By Goldie Blumenstyk
March 25, 2013, The Chronicle of Higher Education
Alarmed that the college-completion agenda and other national policy and financing debates overlook the special challenges of needy students and the institutions they attend, a coalition of colleges called Yes We Must is revving up to ensure that its concerns are not ignored.
The three-year-old Yes We Must, which has 32 members, is a coalition for private colleges no larger than 5,000 students where at least 50 percent of the undergraduates qualify for Pell Grants. Many of the current members also have small endowments and operate on tight budgets.
by M Lapham
November 19, 2012, DetroitUnspun - The Detroit Regional News Hub
Imagine you are a student attending college with a Pell Grant and then legislation is passed in Washington changing the rules. You can no longer afford school. It looks like the rug was pulled out from under you and all your work … and your ability to graduate on time … may be for naught. This is not a very comforting reality for many students.
Thoughts from the Yes We Must Coalition about the Reimagining project sponsored by the Gates Foundation.
By Allie Grasgreen
September 12, 2012, Inside Higher Ed
Two years ago, Michael J. Sorrell was giving a speech to the student body when he noticed one of his favorite students in the front row. Despite sitting only 25 feet or so from Sorrell, the student was squinting to see him. Sorrell, president of the historically black Paul Quinn College in Dallas, stopped the speech and asked how many students would go to the eye doctor if he made the arrangements. It turned into more than just a poll. Between 10 and 15 percent of students needed glasses and lacked the means to get them or have their eyes examined. Not anymore.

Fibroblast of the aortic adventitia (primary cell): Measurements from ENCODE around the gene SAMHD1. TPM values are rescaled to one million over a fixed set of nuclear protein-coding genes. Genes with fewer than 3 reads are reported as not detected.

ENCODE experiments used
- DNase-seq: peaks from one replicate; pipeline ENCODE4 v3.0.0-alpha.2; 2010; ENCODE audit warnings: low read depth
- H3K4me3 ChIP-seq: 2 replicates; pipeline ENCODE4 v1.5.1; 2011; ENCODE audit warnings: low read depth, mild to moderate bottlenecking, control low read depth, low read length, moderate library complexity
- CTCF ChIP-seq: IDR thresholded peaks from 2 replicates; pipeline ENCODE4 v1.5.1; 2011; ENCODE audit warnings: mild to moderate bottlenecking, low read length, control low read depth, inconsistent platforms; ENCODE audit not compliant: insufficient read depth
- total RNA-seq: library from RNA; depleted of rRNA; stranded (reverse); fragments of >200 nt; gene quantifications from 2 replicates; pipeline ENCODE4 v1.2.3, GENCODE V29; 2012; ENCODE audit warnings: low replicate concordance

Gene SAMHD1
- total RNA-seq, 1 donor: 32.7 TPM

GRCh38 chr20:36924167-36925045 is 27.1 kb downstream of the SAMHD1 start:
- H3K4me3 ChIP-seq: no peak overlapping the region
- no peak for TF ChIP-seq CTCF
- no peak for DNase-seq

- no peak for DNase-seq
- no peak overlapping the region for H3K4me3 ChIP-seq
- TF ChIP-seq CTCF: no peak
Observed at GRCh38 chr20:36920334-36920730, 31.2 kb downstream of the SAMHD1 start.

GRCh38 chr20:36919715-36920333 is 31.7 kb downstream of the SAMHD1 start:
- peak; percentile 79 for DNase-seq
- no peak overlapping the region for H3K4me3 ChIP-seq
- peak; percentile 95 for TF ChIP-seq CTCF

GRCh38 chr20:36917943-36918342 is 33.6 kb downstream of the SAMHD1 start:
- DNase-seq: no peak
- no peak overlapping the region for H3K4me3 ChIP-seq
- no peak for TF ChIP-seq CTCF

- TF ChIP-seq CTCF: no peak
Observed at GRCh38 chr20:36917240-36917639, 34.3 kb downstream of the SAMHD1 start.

The Yes We Must Coalition is grateful to the Kresge Foundation for a grant of $150,000 to implement "Planning for Sustainability" from October 1, 2012, through December 31, 2013.
by Dr. Vinton Thompson, President, Metropolitan College of NY
February 2012, New York Nonprofit Press
In December, shortly before Christmas, with little notice and no debate or public comment, Congress eliminated an important route to higher education for non-traditional students. Presently, students without a high school diploma or a GED can demonstrate college-ready proficiency by passing one of a handful of federally designated tests at a prescribed level. If they succeed, they are eligible for federal aid programs like Pell Grants and student loans. This route to college was established for students who demonstrate “ability to benefit from education or training”, generally shortened to ATB (ability to benefit). It applies to American students without high school credentials and to some immigrants with high school credentials from abroad, permitting them to enter college directly, without diversion of time and effort. Come July 1, 2012, entrance to college through ATB will end. I am writing here to put this setback to college access in context and urge those who can to take advantage of this opportunity before it vanishes.